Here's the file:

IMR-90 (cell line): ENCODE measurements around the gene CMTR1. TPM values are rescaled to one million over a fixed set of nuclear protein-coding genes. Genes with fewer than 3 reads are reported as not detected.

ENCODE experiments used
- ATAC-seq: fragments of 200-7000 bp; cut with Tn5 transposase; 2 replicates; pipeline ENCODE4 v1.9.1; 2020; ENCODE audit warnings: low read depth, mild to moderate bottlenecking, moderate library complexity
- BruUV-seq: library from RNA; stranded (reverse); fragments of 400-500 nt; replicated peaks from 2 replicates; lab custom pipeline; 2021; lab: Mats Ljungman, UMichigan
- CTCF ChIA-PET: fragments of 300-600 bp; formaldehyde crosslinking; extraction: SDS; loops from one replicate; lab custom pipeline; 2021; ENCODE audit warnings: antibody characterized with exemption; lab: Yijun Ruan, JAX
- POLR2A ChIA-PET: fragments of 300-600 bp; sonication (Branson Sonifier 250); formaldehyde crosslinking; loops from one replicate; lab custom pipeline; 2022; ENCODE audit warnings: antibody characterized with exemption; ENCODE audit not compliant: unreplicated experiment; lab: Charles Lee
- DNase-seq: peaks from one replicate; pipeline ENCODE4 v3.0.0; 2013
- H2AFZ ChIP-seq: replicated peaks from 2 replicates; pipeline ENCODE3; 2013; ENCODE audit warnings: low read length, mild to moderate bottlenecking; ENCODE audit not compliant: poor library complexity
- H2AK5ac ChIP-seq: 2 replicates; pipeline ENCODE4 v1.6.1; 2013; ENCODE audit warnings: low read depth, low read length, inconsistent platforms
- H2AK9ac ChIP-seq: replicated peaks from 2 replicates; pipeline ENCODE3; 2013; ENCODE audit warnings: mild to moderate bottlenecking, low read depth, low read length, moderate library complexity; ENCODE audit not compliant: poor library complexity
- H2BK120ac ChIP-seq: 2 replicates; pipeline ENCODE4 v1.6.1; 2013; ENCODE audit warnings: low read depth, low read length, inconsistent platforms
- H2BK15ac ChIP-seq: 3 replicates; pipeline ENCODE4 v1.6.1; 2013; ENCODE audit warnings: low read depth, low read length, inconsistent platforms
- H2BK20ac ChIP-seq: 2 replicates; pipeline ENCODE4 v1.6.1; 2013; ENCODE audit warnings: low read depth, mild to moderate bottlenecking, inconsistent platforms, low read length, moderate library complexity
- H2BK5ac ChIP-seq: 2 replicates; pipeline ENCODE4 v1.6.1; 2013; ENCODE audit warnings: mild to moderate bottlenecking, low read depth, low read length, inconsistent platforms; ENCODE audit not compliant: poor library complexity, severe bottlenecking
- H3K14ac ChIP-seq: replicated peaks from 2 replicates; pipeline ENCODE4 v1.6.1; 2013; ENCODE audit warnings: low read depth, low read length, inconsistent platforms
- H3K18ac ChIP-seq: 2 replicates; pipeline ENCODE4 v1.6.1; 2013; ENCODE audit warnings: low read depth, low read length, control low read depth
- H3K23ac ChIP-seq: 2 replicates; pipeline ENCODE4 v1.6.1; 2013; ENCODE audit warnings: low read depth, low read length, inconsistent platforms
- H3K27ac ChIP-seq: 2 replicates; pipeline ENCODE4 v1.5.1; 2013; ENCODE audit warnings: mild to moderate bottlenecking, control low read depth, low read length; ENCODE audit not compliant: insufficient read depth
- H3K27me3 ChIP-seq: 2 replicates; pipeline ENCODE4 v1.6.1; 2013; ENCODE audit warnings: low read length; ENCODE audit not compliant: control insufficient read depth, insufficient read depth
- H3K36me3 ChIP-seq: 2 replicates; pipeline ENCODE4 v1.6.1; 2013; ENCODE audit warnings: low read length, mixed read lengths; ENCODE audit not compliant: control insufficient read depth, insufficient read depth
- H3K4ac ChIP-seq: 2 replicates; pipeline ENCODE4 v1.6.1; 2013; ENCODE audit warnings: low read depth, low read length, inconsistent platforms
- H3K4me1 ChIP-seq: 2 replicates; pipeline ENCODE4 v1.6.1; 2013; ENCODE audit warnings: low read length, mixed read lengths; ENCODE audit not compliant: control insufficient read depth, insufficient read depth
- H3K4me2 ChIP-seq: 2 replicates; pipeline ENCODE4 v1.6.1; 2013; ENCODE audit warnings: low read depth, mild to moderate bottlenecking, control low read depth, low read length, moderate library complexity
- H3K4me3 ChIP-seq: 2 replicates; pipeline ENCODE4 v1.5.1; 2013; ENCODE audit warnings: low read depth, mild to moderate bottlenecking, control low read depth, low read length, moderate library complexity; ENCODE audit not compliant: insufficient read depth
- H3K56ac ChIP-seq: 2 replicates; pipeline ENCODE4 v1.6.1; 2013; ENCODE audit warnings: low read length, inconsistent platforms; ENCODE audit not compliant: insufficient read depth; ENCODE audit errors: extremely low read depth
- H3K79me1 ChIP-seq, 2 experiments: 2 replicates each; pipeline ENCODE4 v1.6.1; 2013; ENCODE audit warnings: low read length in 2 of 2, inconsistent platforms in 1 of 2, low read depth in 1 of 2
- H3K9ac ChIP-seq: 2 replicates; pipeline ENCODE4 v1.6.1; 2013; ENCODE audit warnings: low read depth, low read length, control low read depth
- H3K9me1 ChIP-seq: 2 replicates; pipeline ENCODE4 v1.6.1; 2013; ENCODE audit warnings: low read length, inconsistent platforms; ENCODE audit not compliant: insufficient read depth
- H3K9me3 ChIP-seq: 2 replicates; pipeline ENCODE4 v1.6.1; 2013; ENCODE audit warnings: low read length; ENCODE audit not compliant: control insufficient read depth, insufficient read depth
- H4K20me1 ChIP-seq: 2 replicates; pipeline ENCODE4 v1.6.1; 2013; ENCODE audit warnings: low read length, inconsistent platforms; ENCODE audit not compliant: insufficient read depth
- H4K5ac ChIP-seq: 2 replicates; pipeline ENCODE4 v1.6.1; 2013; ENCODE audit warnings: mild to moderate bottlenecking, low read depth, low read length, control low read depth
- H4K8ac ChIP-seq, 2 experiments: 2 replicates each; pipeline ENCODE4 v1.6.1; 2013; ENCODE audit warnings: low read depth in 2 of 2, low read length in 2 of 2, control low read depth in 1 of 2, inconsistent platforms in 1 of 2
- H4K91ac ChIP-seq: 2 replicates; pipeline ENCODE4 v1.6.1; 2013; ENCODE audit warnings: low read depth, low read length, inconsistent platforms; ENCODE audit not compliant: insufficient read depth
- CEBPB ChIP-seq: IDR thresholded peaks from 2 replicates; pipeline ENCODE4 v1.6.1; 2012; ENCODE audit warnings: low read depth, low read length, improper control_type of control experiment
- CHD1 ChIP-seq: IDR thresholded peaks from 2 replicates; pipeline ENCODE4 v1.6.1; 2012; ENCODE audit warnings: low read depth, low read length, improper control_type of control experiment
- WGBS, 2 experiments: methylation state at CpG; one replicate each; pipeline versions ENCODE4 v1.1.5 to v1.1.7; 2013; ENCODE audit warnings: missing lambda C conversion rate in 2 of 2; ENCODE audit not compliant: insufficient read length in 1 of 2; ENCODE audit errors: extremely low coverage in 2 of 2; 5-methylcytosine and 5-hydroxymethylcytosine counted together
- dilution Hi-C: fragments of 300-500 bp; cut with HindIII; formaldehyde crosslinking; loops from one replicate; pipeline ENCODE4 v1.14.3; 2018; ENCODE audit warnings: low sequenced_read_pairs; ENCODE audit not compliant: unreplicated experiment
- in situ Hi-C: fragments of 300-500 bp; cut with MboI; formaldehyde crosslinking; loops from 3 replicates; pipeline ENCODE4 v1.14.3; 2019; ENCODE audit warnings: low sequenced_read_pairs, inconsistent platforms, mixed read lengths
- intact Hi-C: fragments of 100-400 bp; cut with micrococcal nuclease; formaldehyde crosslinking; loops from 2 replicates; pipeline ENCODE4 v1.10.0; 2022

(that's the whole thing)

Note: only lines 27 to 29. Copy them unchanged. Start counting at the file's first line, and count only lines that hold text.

- H3K9ac ChIP-seq: 2 replicates; pipeline ENCODE4 v1.6.1; 2013; ENCODE audit warnings: low read depth, low read length, control low read depth
- H3K9me1 ChIP-seq: 2 replicates; pipeline ENCODE4 v1.6.1; 2013; ENCODE audit warnings: low read length, inconsistent platforms; ENCODE audit not compliant: insufficient read depth
- H3K9me3 ChIP-seq: 2 replicates; pipeline ENCODE4 v1.6.1; 2013; ENCODE audit warnings: low read length; ENCODE audit not compliant: control insufficient read depth, insufficient read depth